Attorney general says governor can't delay projects Lawmakers win a round in funds dispute with Schaefer.

August 09, 1991|By William Thompson and Marina Sarris | William Thompson and Marina Sarris,Evening Sun Staff

The governor does not have the power to unilaterally delay projects approved by the General Assembly because legislators fail to send him letters supporting the projects, the state attorney general's office ruled today.

Attorney General J. Joseph Curran Jr. said the full Board of Public Works might be able to implement such a requirement, but not as a blanket policy.

Curran's ruling is the latest development in a spat between Gov. William Donald Schaefer and the legislature that has held up construction projects and grants all over the state since May.

Angered by campaign charges that he's a big spender, Schaefer refused to bring local projects approved by the legislature before the Board of Public Works without written letters from local legislators saying they support the project.

Since then, money has been withheld for a senior center in Allegany County, a sewer in Cecil County, an emergency shelter in Howard County, a water pump station in Kent County and a YMCA loan in Washington County, to name a few, while the governor awaits the lawmakers' signatures.

Angry lawmakers asked the attorney general whether the policy was constitutional. In a 14-page opinion, Curran said today that Schaefer alone could not prevent the three-member Board of Public Works from considering the projects.

He said board members could ask lawmakers whether they support projects in their districts and consider that information in their decision to approve an expenditure. But Curran warned that for the board "to take the position that it would never approve a project without evidence of legislators' support" could be viewed by a court as an "arbitrary" policy contrary to the board's duties.

The board is required to approve all state expenditures of more than $5,000. Besides the governor, the board consists of the state treasurer, who is elected by the legislature, and the state comptroller, who is elected independently by the voters.

Schaefer's policy, which some legislators described as "blackmail," began last May as one of those political "inside baseball" contests in the latest feud between the governor and the Maryland General Assembly.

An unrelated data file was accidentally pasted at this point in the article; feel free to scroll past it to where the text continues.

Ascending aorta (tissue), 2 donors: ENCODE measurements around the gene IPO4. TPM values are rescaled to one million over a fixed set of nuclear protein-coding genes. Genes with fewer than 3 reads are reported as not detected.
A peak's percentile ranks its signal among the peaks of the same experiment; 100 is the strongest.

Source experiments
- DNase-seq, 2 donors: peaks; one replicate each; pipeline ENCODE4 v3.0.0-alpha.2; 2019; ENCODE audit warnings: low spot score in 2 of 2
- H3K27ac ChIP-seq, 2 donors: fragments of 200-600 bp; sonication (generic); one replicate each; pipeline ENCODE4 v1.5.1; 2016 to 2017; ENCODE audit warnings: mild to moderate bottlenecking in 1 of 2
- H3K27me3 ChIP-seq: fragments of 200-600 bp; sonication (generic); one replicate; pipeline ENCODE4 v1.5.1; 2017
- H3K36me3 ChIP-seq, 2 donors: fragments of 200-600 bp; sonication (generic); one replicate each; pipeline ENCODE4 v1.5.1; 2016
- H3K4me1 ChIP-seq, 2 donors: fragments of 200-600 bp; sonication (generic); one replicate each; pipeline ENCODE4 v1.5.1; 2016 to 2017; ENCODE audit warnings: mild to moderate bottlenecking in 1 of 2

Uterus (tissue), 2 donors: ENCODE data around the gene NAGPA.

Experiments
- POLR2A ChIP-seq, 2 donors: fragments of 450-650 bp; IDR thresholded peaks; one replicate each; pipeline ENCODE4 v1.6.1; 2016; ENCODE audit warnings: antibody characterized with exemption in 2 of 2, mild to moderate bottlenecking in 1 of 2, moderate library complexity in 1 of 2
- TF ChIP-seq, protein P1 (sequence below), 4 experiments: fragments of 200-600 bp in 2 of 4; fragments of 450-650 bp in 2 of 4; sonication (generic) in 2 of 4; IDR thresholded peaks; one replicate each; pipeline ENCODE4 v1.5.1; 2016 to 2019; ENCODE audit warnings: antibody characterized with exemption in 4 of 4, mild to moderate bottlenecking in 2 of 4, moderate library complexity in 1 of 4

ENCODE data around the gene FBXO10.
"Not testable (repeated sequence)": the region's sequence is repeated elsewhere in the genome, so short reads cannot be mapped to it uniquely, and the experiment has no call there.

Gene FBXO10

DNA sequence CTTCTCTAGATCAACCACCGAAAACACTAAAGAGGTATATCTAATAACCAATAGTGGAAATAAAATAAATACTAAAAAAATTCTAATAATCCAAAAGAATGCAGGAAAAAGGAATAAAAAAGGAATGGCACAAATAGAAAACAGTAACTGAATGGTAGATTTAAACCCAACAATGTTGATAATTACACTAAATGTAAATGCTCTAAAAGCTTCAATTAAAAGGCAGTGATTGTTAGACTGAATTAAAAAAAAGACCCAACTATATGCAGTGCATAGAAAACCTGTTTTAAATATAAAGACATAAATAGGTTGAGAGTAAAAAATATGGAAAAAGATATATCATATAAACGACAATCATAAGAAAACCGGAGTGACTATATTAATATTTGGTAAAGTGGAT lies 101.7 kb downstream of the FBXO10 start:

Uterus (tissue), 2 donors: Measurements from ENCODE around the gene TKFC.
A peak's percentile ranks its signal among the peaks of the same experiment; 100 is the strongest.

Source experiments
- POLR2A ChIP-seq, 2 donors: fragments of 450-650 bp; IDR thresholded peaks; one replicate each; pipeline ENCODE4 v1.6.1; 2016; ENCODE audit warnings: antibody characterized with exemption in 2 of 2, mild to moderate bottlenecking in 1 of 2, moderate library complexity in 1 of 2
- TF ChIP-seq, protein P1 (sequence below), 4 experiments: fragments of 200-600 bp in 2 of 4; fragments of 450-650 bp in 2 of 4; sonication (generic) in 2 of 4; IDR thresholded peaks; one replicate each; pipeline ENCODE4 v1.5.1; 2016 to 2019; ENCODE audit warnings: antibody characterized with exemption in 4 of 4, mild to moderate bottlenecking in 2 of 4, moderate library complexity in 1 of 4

Schaefer, still smarting from 1990 election campaign charges that he's a big spender, set up the new procedure to protect himself from similar accusations in the future.

"Your so-called 'big spending' governor can't spend a nickel of state money without the General Assembly's permission," Schaefer explained in a weekly column distributed to local newspapers last week.

Schaefer's policy had prompted angry mutterings in State House hallways over what some lawmakers see as a deliberate abuse of his constitutional power.

"When this started out," said Senate President Thomas V. Mike Miller Jr., "people thought maybe the governor had a bad case of diaper rash. But it's escalated."

Miller, D-Prince George's, and House Speaker R. Clayton Mitchell Jr., D-Eastern Shore, were so outraged by the governor's surprise order that they sent letters to lawmakers telling them they don't have to sign anything of the sort.

The capital projects and grants were approved by the legislature when it passed the state budget, Miller and Mitchell argued, and no further approval from lawmakers is needed.

So the standoff began. Schaefer dug in his heels. So did Miller and Mitchell. In the meantime, projects began clogging the pipeline.

A few lawmakers decided it was better to sign than fight. For example, when most members of the Frederick County delegation signed an endorsement of a community college grant, the project zipped through the board's agenda. Without the requisite signatures, most others have not.

State Treasurer Lucille Maurer, who represents the legislature on the board, tried unsuccessfully to talk Schaefer into letting the board act on a grant for the Benedictine School, a Catholic-run facility in Caroline County that cares for severely retarded children and teens.

"I knew he cares about handicapped children and wastewater treatment plants and all the kinds of projects that are being held up," said Maurer.

But, she said, when she approached Schaefer privately about the Benedictine School, "I had no luck with him."

Since then, Maurer has taken a different approach. In letters to board secretary James J. McGinty Jr., the treasurer said she personally has gotten support from some lawmakers regarding certain projects in their districts.

Was that enough to get the items onto the board agenda?

"Not to my knowledge," McGinty said yesterday.

The stalled projects and her failed attempts to get them through the board have left the usually conciliatory Maurer distressed.

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